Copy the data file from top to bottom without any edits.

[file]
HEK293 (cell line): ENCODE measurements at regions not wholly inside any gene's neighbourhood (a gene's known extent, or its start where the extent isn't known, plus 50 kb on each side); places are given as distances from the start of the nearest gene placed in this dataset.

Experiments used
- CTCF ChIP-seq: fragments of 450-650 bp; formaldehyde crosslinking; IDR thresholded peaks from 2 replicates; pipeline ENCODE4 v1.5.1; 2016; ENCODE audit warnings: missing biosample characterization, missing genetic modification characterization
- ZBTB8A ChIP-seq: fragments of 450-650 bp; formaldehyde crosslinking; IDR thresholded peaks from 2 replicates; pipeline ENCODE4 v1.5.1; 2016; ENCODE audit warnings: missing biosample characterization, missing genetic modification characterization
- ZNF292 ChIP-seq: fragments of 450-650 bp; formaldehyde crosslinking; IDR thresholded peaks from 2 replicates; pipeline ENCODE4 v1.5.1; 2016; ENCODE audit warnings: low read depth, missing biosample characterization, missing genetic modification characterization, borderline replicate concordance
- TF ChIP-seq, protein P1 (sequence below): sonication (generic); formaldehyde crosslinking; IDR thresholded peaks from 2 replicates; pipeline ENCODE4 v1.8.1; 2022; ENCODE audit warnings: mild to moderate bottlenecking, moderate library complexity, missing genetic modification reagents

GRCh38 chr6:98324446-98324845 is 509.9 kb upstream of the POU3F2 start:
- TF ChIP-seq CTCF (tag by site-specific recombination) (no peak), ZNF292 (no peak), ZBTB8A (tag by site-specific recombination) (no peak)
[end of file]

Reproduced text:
HEK293 (cell line): ENCODE measurements at regions not wholly inside any gene's neighbourhood (a gene's known extent, or its start where the extent isn't known, plus 50 kb on each side); places are given as distances from the start of the nearest gene placed in this dataset.

Experiments used
- CTCF ChIP-seq: fragments of 450-650 bp; formaldehyde crosslinking; IDR thresholded peaks from 2 replicates; pipeline ENCODE4 v1.5.1; 2016; ENCODE audit warnings: missing biosample characterization, missing genetic modification characterization
- ZBTB8A ChIP-seq: fragments of 450-650 bp; formaldehyde crosslinking; IDR thresholded peaks from 2 replicates; pipeline ENCODE4 v1.5.1; 2016; ENCODE audit warnings: missing biosample characterization, missing genetic modification characterization
- ZNF292 ChIP-seq: fragments of 450-650 bp; formaldehyde crosslinking; IDR thresholded peaks from 2 replicates; pipeline ENCODE4 v1.5.1; 2016; ENCODE audit warnings: low read depth, missing biosample characterization, missing genetic modification characterization, borderline replicate concordance
- TF ChIP-seq, protein P1 (sequence below): sonication (generic); formaldehyde crosslinking; IDR thresholded peaks from 2 replicates; pipeline ENCODE4 v1.8.1; 2022; ENCODE audit warnings: mild to moderate bottlenecking, moderate library complexity, missing genetic modification reagents

GRCh38 chr6:98324446-98324845 is 509.9 kb upstream of the POU3F2 start:
- TF ChIP-seq CTCF (tag by site-specific recombination) (no peak), ZNF292 (no peak), ZBTB8A (tag by site-specific recombination) (no peak)